Lp-PLA2 is an enzyme that circulates in the blood and attaches to cholesterol in the blood stream. It is an important marker of inflammation, just like C reactive protein.
Here's more information on Lp-PLA2
Lp-PLA2 is also an important marker in endothelial dysfunction.
What the Buffalo researchers found is that this enzyme shows up in the blood of pwMS---and levels are significantly higher than in controls.
Lp-PLA2: Inflammatory Biomarker of Vascular Risk in Multiple Sclerosis.
A member of the A2 phospholipase superfamily, the enzyme lipoprotein-associated phospholipase A2 (Lp-PLA2), is involved in atherogenic processes. Lp-PLA2 mass and activity were measured by the enzyme-linked immunosorbent assay and by a colorimetric method, respectively, and compared among 63 multiple sclerosis (MS) patients and 47 age-matched healthy controls (HCs). Lp-PLA2 plasma levels were significantly higher in MS patients (236.7 ± 10 ng/ml) compared to HCs (197.0 ± 7 ng/ml) (p = 0.003)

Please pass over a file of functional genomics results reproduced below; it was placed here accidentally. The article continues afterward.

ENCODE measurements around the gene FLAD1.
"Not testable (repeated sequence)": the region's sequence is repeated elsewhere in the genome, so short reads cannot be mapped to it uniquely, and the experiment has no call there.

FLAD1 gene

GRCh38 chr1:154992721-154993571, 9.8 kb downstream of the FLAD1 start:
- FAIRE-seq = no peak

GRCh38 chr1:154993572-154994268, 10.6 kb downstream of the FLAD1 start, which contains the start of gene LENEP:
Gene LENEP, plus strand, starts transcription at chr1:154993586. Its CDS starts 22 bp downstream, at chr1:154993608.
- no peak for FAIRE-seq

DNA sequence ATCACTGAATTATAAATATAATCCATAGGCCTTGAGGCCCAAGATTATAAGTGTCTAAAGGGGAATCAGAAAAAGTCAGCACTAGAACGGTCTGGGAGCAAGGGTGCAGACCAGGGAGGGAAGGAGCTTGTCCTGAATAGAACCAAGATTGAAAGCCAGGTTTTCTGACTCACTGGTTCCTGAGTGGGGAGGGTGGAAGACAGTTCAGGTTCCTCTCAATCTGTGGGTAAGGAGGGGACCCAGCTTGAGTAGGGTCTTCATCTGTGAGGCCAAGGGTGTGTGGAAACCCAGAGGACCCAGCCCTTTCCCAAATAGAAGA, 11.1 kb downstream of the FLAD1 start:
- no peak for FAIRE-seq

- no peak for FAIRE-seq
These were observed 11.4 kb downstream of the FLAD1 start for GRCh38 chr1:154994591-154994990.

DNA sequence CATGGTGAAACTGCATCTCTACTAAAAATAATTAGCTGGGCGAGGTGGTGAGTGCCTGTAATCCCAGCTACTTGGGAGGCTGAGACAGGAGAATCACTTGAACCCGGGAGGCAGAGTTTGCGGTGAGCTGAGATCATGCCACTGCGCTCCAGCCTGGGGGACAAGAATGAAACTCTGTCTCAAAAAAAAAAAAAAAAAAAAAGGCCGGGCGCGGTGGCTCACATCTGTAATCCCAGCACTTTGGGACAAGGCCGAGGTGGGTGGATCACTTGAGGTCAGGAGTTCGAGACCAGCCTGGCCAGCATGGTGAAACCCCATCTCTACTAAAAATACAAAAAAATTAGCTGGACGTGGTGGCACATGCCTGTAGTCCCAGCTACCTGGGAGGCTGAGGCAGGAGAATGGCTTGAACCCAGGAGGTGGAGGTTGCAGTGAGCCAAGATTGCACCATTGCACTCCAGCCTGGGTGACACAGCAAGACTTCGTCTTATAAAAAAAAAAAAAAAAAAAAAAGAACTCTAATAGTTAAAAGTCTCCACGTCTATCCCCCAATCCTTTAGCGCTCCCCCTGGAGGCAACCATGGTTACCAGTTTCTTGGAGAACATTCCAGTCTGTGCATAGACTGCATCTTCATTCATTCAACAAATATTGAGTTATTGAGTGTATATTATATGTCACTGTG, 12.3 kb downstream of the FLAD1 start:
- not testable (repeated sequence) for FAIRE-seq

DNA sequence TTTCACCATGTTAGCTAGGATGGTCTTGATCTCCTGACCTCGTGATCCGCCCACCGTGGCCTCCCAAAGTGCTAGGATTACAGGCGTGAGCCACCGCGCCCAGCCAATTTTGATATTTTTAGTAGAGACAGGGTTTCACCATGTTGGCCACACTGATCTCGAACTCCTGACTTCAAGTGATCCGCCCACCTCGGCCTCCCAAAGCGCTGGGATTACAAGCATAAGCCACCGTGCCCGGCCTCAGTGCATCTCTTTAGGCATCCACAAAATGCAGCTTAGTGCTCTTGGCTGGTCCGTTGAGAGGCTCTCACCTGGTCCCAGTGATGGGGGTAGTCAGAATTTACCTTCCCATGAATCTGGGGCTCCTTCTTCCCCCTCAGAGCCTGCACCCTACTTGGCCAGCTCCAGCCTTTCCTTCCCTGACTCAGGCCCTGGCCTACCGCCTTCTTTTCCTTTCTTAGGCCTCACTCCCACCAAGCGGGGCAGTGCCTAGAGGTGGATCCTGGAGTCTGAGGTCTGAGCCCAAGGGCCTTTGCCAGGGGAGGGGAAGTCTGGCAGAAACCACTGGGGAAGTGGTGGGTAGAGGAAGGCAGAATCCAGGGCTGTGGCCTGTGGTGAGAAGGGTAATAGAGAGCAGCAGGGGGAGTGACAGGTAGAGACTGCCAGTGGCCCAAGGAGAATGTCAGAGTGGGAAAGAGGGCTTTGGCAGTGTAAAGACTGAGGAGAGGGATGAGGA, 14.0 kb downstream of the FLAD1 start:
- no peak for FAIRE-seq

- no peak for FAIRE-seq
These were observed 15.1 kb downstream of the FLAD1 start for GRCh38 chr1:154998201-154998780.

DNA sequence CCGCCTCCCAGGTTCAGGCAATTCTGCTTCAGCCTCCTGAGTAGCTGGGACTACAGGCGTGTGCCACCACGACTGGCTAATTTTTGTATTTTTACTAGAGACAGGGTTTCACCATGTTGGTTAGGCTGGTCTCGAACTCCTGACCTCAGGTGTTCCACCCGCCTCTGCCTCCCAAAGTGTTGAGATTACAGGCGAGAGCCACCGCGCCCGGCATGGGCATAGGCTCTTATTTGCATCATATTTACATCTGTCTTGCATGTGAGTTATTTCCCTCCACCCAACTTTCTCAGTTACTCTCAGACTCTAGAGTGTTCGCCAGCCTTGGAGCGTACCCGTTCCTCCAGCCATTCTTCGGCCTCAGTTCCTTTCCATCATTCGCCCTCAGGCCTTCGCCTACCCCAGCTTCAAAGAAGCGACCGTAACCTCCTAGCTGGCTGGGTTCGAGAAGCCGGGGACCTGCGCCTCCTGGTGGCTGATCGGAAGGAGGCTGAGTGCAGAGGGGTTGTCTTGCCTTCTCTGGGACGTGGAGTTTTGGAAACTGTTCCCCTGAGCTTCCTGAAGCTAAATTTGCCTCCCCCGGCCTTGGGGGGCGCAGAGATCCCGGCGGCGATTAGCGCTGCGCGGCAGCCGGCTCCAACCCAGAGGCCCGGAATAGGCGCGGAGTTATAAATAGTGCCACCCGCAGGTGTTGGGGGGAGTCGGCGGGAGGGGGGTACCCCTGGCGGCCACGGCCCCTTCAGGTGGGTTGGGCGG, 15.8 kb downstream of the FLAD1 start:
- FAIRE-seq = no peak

Here is a study of plasma levels of Lp-PLA2 in those with coronary disease and normals. Lp-PLA2 is a marker of endothelial dysfunction. ( Note that pwMS had a 236.7 ng/ml level, and those with coronary arterial disease had a 246.2 ng/ml level. Normals have around a 200 ng/ml level.)
Patients (172) with no significant coronary artery disease ( Patients with coronary endothelial dysfunction had significantly higher serum concentrations of Lp-PLA2 than those with normal endothelial function (246.2+/-71.6 versus 209+/-56.7 ng/mL; P=0.001). The odds ratio for coronary endothelial dysfunction in patients with Lp-PLA2 in the highest tertile was 3.3 (95% CI, 1.6 to 6.6).
Lp-PLA2 is independently associated with coronary artery endothelial dysfunction and is a strong predictor of endothelial dysfunction in humans.